Abstract

Rapid Urine Trypsinogen-2 Test for the Early Detection of Pancreatitis in Endoscopic Sphincterotomy Patients

Objective Endoscopic sphincterotomy is more invasive and time-consuming than diagnostic endoscopic retrograde cholangiopancreatography. Abdominal discomfort is also more common, and it is difficult to distinguish pain caused by pancreatitis from other procedural reasons (e.g., gas-related). We used the rapid urine trypsinogen-2 test (UT test) as a screen for early diagnosis of endoscopic sphincterotomy- related pancreatitis while reducing the frequency of taking serum samples. If an early diagnosis was made, early treatment could also be administered. Method We collected post- endoscopic sphincterotomy patient data, retrospectively, from April 2014 to November 2014. The UT would be performed 3 hours after the procedure. The serum amylase and lipase would be collected 12 hours after the procedure. The relationship among UT, pancreatic enzymes, and abdominal pain were analyzed. Results Thirty-one patients were tested in the study. Sixteen patients (51.6%) received a positive urine trypsinogen test. Ten (32.2%) and 12 (38.7%) people showed abnormal amylase and lipase levels, respectively. Two (6.4%) and 9 (29%) people exhibited amylase and lipase levels that were more than 3 times the upper limit. Six patients (19.4%) experienced post procedural abdominal pain, and 4 patients showed abnormal pancreatic enzymes. UT results were not associated with age (P=0.557), sex (0.081), or abdominal pain (0.17). In patients with elevated amylase, the sensitivity, specificity, positive predictive value, and negative predictive value of the UT were 90.0%, 66.7%, 56.3%, and 93.3% (P=0.006). In patients with elevated lipase, the sensitivity, specificity, positive predictive value, and negative predictive value of the UT were 91.7%, 73.7%, 68.8%, and 93.3% (P<0.001). In patients with amylase levels that were 3 times the upper limit, the sensitivity, specificity, positive predictive value, and negative predictive value of the UT were 100%, 51.7%, 12.5%, and 100% (P=0.484). In patients with lipase levels that were 3 times the upper limit, the sensitivity, specificity, positive predictive value, and negative predictive value of the UT were 88.9%, 63.6%, 50%, and 93.3% (P=0.016). Conclusion The rapid urine trypsinogen-2 test had high sensitivity and negative predictive value. It is useful to rule out the procedural pancreatitis with a lower frequency of taking serum samples and a high possibility of early intervention for procedure-related pancreatitis.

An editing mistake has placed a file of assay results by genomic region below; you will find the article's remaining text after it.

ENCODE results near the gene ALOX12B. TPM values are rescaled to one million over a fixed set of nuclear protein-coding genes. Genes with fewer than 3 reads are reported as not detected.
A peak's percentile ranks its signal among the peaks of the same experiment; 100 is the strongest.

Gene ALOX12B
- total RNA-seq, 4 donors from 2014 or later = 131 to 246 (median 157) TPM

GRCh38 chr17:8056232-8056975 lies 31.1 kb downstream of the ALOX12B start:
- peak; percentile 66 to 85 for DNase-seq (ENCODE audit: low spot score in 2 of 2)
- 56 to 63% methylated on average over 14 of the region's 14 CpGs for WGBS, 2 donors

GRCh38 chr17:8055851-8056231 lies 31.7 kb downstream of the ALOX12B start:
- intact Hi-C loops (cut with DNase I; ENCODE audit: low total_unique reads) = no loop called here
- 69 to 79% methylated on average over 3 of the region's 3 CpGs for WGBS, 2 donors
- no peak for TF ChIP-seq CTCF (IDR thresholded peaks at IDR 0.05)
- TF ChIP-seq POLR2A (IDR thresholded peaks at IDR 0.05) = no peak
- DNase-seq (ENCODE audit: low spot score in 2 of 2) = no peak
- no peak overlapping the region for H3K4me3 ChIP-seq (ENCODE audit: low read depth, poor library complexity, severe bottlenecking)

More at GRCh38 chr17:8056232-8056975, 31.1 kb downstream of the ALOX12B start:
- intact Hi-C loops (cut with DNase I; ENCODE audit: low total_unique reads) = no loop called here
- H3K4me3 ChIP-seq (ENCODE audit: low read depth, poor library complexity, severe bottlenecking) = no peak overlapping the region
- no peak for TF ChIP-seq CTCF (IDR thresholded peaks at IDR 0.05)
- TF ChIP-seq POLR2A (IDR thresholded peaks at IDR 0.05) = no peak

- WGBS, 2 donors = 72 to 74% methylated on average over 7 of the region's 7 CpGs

Author(s):

Nai-Hsuan Chien, Chih-Sheng Hung, Chia-Long Lee, Chi-Hwa Wu



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